It may take such a voice above the tumult to heal our country. Even the Romans got that.

Hillary Clinton’s Presidency Has Already Failed

Hillary Clinton hasn’t won the presidential election, hasn’t been sworn in, and hasn’t taken her place in the Oval Office, but should she become president, her term has already failed.

The Democratic Party has failed, because it has hitched all its wagons to a dead horse called Progressivism. Progressivism has failed because it eats its own young like the Jacobins did during the French Revolution.

The proof of this is an astonishing article by Alan Dershowitz, the progressive, liberal Harvard law professor.

The self-described “progressive wing” of the Democratic Party — represented by radical and often repressive organizations such as MoveOn, CodePink, Occupy Wall Street, and Black Lives Matter — has become openly opposed to the nation state of the Jewish people. Increasingly, these organizations demand that their members and “allies” renounce support for Israel and for Zionism in order to belong. Using the pretext of intersectionality — a pseudo-academic theory which insists that all social justice movements, except those supportive of Jews or Israel, are inexorably linked — anti-Israel activists have successfully made opposition to Israel and support for BDS a litmus test, especially for Jews, to belong to “progressive” movements focused on a wide range of issues.

Progressive Jews have been left behind by the Democratic Party, which has dedicated itself to new underdogs, whose bloodthirsty pursuit of Israel’s destruction is no problem for those who believe in relative morality.

This was not always the case with Democrats, but the Hillary-era has no time for moral absolutes.

Fifty-five years ago, the Democratic Party was the party of social progress, national security, and the spread of democracy around the world. Republicans were the party of business, growth, national security, and a strong defense of liberty from internal subversion.

History buffs might note that both parties favored national security, rejection of Communism and the spread of its influence worldwide. They’d also notice that Democrats tended to favor a state-planned economy with equal opportunity administered by enforced, and many times class-based, rules. Both parties held to a similar moral anchor, however.

When Ronald Reagan left the Democratic Party, he famously said “I didn’t leave the Democratic Party…the Democratic Party left me.”

“I hope we once again have reminded people that man is not free unless government is limited. There’s a clear cause and effect here that is as neat and predictable as a law of physics: As government expands, liberty contracts.”

The Democrats are no longer a party of eternal causes and struggles. In the Hillary era they have become a flavor-of-the-week party. There’s no longer any room for flag-saluting, nation-honoring patriots (except, cynically, on stage, properly leashed and put away until the next event), or Israel-supporting Jews, even if they believe in everything the liberals dish out.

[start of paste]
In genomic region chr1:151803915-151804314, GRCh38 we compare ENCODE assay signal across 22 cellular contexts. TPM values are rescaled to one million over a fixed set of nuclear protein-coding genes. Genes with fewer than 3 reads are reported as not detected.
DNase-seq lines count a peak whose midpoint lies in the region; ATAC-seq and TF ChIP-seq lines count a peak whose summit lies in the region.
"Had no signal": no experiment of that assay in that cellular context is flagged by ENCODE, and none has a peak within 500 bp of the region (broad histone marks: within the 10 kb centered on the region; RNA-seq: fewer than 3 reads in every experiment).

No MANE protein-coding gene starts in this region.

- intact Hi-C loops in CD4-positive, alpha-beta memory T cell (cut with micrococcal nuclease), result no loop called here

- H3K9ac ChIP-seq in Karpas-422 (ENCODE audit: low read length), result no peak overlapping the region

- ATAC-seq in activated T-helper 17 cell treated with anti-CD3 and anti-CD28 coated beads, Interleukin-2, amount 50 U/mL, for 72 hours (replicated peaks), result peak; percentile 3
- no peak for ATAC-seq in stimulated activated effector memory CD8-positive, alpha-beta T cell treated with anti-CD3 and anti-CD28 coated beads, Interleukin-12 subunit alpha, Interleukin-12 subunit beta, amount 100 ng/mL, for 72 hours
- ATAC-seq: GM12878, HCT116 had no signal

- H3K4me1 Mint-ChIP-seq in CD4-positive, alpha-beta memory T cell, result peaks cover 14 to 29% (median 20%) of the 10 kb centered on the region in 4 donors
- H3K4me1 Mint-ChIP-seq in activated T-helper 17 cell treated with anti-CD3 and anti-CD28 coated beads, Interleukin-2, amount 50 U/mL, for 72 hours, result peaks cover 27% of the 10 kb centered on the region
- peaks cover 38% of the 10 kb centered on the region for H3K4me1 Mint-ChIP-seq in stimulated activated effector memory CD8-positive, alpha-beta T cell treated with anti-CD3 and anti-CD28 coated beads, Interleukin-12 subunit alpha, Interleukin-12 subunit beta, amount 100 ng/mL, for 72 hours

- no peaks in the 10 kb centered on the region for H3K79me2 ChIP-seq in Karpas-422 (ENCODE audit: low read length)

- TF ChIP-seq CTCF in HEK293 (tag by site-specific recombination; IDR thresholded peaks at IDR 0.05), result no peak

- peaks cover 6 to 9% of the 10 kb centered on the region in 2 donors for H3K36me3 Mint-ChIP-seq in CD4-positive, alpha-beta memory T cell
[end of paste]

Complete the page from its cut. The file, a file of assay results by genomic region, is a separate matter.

It’s not that the Democrats have evolved; this was a predictable outcome, like a ball rolling down a hill. In fact, Reagan predicted it. Donald Trump is the result of it. (For every Yin there’s a Yang and Trump is the “nothing matters but winning” Yang to the Democrats “nothing matters but me” Yin.).

Nearly eight years ago, Rush Limbaugh said “I hope Obama fails.” Obama didn’t fail to move the Democratic Party far into the weeds of progressivism and post-modern logical fallacies. In doing that, he absolutely and completely ensured that Hillary will fail.

Hillary Clinton’s presidency will fail. She’s spent her whole life preparing for a world absent moral foundations, beholden only to the shifting, gaslighted truths of power. Everything Hillary does will be an anticlimax, as the left devours itself until nothing remains but thoughtless tribal allegiance.

I don’t have to hope that Hillary fails. She already has.

Trump’s Race Is Like Reagan’s…In 1976, not 1980

The day after Mitt Romney’s debacle in 2012, Donald Trump decided to trademark Make America Great Again™, Ronald Reagan’s 1980 campaign slogan. As much as Bob Woodward tried to pry the “moment” out of Trump, that day has to be the watershed.

Trump thought he’d repeat Reagan’s 1980 primary sweep and subsequent landslide win over President Jimmy Carter. Or at least he’d have some fun trying. He’s right on that point: Trump didn’t have to run for president–his life could be comfortable playing golf and getting a young piece of a**. But for Trump, this race is more like Reagan’s 1976 than 1980.

That year, Reagan was battling unelected incumbent President Gerald Ford, fresh from pardoning Nixon, with Watergate and Vietnam a painful boil on the country’s political psyche. It’s quite a thing to challenge an incumbent, and Reagan nearly beat Ford, trouncing him in the South, Midwest, and of course, California.

It came down to the convention in Kansas City, where neither candidate had a clear majority of bound delegates. There were no John Kasich or Marco Rubio delegates to interfere with a straight first ballot vote, and Reagan lost by a mere 117, just 5 percent, of 2,258 total. In those days, some states still had party bosses, and Mississippi’s Clarke Reed sealed Reagan’s fate.

It’s possible Trump, who fashions himself Reagan incarnate, will do what Reagan did in 1976 and announce his running mate ahead of the convention. It backfired for Reagan; his choice of moderate Pennsylvania Sen. Richard Schweiker is widely believed to be the reason the conservative Reed turned to Ford.